Supreme Court Upholds Decision Requiring Anticompetitive Effect Under Packers Act

The U.S. Supreme Court on Jan. 24 declined to review a Sixth Circuit ruling that a claim of unfair discriminatory practices or undue preference asserted under the Packers and Stockyards Act requires a showing that the challenged practice has an adverse effect on competition.

The U.S. Supreme Court on Jan. 24 declined to review a Sixth Circuit ruling that a claim of unfair discriminatory practices or undue preference asserted under the Packers and Stockyards Act requires a showing that the challenged practice has an adverse effect on competition.

The justices did not comment in turning away former poultry farmer Alton Terry, who said Tyson Foods cut him off from producing for the company because he helped organize area farmers and complained about the company's practices. Lower courts had previously dismissed the lawsuit. Terry, essentially argued that he lost his contract to raise chickens on his 12-acre farm, because he complained too much.

In its earlier ruling the Sixth Circuit examined the sections of the PSA which make it unlawful for any meat packer or live poultry dealer to "[e]ngage in or use any unfair, unjustly discriminatory, or deceptive practice or device," or to make or give any "undue or unreasonable preference" to any person or locality in any respect.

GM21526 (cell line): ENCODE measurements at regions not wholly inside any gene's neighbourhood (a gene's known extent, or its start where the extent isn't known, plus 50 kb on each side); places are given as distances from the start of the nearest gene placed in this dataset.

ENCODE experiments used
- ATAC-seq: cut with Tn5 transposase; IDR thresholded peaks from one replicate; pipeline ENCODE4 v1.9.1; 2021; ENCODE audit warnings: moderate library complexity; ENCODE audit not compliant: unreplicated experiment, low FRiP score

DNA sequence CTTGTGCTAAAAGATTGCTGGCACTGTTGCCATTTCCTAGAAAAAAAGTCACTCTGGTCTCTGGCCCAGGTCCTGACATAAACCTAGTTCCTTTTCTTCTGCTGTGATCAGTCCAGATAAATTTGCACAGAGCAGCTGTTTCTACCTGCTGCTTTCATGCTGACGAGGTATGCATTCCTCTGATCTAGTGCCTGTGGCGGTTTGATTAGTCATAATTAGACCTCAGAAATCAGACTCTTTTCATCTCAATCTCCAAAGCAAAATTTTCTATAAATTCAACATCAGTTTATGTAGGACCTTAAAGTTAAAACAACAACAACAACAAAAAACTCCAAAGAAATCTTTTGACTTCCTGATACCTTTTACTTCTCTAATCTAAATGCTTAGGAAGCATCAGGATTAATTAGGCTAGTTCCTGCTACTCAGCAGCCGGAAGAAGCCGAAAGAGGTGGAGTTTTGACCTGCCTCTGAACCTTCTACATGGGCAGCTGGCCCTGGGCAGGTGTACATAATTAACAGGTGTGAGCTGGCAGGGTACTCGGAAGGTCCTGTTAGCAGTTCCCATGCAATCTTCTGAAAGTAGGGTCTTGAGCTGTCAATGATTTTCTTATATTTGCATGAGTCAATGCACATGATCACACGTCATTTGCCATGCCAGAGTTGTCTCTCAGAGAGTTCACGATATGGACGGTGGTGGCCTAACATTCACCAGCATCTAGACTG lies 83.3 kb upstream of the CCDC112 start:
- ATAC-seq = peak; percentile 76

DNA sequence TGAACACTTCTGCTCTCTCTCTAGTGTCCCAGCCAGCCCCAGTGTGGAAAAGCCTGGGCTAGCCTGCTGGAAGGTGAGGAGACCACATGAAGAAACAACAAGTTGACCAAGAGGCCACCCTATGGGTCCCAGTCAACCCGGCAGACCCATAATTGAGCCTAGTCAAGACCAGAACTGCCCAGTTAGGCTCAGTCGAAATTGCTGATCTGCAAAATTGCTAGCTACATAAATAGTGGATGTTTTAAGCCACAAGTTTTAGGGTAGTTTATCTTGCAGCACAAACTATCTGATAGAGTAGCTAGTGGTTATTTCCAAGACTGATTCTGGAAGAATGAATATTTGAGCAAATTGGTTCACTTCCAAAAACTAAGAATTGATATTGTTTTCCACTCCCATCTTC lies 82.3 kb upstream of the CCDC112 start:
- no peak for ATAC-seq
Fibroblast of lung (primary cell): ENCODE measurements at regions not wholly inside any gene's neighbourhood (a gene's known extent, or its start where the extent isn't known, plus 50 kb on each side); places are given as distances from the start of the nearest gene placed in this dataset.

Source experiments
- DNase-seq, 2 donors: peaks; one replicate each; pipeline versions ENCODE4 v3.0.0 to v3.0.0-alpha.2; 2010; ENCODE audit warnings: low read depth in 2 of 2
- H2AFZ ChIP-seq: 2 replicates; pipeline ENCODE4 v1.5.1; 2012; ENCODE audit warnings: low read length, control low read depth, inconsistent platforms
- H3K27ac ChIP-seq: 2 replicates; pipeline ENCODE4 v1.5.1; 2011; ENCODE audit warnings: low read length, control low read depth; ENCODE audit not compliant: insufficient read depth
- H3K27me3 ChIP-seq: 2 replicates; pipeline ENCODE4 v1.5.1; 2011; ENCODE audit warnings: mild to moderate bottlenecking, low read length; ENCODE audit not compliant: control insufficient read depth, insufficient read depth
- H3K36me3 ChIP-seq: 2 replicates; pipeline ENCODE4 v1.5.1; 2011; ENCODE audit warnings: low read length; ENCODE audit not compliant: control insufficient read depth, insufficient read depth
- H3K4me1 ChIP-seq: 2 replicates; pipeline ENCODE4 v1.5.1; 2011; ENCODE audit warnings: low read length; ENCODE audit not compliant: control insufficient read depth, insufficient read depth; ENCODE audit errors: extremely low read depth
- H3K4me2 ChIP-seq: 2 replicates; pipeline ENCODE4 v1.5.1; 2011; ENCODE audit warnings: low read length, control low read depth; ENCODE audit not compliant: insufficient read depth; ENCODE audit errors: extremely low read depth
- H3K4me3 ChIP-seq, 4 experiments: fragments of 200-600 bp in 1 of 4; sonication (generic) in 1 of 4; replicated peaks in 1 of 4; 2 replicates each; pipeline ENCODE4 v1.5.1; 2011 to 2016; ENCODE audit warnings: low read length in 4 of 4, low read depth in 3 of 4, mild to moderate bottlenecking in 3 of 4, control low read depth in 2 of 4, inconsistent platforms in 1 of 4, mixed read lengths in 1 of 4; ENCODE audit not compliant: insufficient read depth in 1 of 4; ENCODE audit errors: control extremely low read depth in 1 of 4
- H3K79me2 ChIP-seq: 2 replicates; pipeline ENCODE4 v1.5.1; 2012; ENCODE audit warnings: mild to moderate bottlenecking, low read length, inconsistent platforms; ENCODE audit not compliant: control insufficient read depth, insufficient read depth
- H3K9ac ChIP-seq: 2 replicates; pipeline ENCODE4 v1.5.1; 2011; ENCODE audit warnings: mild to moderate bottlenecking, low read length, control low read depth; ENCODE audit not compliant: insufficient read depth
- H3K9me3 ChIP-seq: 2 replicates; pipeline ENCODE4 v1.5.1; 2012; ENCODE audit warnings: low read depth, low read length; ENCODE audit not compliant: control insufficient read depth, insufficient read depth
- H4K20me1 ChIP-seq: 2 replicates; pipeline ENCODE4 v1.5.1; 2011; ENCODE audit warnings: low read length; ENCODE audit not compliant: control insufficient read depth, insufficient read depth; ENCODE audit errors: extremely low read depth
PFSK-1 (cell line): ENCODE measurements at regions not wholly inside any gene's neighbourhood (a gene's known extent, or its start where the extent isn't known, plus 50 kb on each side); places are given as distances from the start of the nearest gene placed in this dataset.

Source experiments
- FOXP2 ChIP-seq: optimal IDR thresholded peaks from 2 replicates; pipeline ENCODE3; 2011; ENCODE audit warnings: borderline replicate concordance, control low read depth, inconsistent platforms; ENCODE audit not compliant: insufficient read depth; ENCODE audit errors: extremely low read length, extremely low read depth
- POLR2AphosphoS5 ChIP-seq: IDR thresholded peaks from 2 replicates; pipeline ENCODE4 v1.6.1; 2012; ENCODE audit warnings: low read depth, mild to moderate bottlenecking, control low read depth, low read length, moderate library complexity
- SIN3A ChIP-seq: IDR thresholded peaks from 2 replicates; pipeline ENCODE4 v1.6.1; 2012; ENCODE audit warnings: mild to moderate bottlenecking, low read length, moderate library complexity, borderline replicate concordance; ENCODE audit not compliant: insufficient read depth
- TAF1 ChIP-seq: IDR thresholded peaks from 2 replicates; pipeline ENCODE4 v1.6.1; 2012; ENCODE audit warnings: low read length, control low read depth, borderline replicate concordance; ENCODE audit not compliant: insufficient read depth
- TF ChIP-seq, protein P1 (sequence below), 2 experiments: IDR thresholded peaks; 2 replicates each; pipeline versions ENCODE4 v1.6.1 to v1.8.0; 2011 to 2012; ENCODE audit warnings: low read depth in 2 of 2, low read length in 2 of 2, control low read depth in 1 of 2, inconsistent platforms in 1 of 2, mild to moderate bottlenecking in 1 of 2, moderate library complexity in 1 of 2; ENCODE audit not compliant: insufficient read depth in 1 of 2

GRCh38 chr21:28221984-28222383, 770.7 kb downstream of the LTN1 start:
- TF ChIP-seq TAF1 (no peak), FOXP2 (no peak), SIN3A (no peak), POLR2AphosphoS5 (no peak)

To assert a PSA claim, the Sixth Circuit held, a plaintiff must show that a challenged practice has an adverse effect on competition. Since the plaintiff failed to make such allegations, he cannot pursue his PSA claim, which was properly dismissed by the district court, the Sixth Circuit court ruled.

The Sixth Circuit concluded that the plaintiff had alleged that Tyson's acts harmed him as an individual farmer, but that he had made no allegation regarding the effect of the processor's actions on poultry pricing or on overall competition in the poultry industry. The court of appeals noted that, in reaching this conclusion, it joins seven other circuits in finding that an anticompetitive effect is necessary for an actionable claim under the PSA .

The issue of competition in the livestock sector is one that is high on the agenda for the Obama administration and many in Congress. As a consequence, it is likely that one or more members of Congress will introduce legislation that would make it easier for producers such as Alton Terry to successfully sue processors and packers. 

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